Empirical Measurements of Household's Access to Credit and Credit Constraints in Developing Countries: Methodological Issues and Evidence
This paper presents a new methodological framework for measuring the level and determinants of household access to credit and credit constraints, and the effects of access to credit on household behavior and welfare, by using data collected in Malawi and Bangladesh. Access to credit affects household welfare outcomes by alleviating the capital constraints on agricultural households, and increasing the risk bearing ability.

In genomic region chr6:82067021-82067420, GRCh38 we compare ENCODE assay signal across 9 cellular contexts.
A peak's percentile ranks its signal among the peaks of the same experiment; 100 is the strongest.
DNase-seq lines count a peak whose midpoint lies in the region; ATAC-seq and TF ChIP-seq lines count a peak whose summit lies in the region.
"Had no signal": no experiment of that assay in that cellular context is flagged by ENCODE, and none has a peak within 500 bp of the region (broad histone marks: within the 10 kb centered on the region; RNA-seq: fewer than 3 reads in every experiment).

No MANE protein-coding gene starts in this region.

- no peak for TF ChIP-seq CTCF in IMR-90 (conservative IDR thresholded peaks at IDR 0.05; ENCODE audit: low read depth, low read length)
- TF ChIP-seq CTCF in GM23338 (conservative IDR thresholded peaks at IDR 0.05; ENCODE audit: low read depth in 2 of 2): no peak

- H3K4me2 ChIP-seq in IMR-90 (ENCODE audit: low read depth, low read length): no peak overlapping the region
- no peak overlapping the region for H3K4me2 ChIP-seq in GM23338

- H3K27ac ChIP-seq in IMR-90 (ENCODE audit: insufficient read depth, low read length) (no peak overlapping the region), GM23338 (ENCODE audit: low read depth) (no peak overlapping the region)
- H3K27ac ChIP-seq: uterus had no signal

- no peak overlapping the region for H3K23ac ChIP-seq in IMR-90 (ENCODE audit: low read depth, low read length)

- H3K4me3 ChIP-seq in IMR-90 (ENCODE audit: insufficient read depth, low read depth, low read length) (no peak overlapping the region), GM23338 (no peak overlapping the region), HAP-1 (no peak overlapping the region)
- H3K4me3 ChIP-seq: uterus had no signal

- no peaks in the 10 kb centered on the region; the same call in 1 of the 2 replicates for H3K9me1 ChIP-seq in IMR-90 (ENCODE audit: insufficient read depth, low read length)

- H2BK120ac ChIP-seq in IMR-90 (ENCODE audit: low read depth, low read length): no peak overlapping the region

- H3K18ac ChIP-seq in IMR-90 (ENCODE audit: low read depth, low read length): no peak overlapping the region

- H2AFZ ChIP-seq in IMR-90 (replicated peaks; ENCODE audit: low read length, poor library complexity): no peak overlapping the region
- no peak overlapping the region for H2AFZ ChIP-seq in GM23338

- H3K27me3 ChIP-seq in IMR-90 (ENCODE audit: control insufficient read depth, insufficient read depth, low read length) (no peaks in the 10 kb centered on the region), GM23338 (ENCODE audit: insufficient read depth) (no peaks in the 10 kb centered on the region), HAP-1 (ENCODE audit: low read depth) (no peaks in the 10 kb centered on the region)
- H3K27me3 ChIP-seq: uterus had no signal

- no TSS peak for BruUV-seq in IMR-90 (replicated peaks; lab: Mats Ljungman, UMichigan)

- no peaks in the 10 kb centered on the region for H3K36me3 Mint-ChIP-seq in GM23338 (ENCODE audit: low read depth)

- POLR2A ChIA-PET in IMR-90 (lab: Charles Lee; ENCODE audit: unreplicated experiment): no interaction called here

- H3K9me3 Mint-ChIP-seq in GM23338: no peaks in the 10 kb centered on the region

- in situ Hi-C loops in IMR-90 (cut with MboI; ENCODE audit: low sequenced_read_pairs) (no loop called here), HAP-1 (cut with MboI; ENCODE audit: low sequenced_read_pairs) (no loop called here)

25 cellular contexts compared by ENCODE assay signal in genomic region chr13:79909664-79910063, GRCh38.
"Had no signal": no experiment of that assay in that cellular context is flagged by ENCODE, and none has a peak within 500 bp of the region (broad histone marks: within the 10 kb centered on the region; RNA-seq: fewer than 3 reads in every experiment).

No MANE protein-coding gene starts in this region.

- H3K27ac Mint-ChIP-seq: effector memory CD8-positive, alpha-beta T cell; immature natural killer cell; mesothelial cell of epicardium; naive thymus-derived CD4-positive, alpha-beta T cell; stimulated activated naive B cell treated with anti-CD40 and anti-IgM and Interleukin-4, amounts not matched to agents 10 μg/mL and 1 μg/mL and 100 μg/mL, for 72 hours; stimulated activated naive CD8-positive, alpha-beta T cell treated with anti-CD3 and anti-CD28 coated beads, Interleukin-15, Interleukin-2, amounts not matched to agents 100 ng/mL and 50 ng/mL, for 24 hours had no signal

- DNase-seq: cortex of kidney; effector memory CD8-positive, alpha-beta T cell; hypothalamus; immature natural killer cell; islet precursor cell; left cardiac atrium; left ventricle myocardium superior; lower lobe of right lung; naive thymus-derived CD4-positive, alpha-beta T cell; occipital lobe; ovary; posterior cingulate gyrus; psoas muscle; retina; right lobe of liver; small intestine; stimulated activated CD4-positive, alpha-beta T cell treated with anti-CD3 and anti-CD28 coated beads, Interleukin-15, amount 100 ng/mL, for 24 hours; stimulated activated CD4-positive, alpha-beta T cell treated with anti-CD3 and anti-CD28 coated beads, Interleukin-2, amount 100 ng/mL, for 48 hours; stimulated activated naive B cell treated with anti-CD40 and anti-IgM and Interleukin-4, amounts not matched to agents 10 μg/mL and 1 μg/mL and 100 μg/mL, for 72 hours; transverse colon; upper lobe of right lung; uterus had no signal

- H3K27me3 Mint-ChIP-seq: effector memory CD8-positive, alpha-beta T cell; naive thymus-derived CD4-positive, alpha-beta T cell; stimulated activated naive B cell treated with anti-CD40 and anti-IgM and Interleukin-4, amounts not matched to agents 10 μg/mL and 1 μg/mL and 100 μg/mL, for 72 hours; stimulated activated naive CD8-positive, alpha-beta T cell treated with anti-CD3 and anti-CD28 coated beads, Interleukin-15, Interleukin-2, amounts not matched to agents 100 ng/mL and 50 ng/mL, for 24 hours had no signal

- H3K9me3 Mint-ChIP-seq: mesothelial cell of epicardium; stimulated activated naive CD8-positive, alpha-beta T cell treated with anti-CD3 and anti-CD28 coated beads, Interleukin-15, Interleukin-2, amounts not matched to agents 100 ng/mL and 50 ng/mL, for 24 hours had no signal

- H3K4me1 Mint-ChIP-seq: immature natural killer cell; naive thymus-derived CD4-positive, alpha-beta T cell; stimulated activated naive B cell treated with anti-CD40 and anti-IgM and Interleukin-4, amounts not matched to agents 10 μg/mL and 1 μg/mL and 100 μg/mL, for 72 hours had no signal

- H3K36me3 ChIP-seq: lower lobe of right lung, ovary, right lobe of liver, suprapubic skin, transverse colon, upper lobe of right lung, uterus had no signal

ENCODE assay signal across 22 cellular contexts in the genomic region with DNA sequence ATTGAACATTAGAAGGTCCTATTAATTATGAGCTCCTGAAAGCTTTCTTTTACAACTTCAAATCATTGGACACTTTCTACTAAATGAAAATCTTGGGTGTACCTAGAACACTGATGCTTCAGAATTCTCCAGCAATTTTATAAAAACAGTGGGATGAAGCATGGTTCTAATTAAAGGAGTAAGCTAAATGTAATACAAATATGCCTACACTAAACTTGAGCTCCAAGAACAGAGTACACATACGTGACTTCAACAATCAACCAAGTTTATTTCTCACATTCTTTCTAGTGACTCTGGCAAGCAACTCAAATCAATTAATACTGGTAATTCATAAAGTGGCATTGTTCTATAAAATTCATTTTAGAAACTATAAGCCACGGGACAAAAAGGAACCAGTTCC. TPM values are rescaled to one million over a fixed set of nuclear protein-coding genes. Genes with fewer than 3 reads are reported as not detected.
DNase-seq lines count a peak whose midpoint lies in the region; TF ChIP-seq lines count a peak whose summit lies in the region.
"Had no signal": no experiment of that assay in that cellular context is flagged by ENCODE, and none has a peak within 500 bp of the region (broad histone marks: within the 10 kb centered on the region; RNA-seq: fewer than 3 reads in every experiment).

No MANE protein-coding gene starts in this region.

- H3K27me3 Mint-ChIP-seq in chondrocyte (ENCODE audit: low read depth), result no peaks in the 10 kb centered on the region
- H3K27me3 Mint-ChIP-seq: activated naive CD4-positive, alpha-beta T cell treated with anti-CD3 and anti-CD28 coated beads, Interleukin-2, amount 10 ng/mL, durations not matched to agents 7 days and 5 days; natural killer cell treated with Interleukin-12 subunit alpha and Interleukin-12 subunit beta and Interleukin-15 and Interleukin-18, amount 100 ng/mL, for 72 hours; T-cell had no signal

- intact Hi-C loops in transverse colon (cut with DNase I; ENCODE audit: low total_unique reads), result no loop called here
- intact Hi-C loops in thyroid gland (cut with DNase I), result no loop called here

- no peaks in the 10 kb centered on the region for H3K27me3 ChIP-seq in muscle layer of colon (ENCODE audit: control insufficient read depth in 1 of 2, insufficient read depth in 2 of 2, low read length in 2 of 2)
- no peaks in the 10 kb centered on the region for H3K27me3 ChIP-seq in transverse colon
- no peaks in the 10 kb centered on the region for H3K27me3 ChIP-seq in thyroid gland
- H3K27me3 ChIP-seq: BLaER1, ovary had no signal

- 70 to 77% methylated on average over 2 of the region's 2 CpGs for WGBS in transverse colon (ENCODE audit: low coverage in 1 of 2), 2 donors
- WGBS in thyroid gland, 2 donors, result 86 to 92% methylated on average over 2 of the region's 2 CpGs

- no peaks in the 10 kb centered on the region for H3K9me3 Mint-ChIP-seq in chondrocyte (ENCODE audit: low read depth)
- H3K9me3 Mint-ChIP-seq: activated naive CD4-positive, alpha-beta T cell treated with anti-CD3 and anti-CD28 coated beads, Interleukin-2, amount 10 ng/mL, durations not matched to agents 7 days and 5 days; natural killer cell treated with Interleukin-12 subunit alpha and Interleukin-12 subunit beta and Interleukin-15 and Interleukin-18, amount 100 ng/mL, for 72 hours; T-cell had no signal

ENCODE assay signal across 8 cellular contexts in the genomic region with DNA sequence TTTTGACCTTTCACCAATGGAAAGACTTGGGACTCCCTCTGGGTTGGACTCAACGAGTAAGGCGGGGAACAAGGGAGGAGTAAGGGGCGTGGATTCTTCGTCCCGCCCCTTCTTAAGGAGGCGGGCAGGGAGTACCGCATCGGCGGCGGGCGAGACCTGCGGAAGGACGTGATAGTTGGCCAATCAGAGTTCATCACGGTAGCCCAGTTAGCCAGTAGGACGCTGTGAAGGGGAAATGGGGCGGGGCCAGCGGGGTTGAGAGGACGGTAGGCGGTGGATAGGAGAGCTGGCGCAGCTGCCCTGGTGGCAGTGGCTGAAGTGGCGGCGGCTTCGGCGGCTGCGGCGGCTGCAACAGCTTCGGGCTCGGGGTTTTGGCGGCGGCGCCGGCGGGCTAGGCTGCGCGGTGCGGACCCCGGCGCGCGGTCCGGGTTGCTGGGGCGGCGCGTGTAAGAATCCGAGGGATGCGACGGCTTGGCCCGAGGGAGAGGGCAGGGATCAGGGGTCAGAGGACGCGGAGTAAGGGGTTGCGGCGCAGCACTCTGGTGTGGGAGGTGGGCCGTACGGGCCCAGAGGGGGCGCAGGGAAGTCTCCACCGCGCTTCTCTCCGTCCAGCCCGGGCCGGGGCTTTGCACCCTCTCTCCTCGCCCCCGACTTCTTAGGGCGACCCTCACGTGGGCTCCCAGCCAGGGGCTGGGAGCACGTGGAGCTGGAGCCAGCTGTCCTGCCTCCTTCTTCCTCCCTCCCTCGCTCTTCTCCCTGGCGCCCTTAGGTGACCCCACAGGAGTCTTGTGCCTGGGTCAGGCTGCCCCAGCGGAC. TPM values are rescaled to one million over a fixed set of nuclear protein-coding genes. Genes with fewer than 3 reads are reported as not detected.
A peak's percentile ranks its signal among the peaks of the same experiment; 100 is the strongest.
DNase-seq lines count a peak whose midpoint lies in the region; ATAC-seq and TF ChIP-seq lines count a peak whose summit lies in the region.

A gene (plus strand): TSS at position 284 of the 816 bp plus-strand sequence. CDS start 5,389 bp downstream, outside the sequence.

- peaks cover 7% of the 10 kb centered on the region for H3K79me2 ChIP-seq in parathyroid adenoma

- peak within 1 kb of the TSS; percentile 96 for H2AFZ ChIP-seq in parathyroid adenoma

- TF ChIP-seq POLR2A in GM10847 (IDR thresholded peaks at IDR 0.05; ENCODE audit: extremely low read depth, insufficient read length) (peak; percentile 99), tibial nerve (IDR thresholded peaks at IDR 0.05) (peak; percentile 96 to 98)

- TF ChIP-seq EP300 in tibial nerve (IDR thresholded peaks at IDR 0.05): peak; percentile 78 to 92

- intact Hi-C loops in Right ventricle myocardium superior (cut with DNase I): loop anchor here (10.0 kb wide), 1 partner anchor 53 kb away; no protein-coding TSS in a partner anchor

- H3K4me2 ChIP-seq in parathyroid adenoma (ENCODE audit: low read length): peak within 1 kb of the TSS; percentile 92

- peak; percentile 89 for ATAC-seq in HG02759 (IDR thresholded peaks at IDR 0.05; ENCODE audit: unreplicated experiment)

The new methodology illustrated in this paper corrects the shortcomings of the direct method, by developing a conceptual framework and data collection methodology that focuses on the concept of credit limit. It justifies the focus on credit limit as:
- Every potential borrower faces a credit limit because of asymmetries of information between borrowers and lenders, and the imperfect enforcement of loan contracts;
- Changes in household behavioral and welfare outcomes in response to changes in its credit limit represent the effects of access to credit on those household outcomes.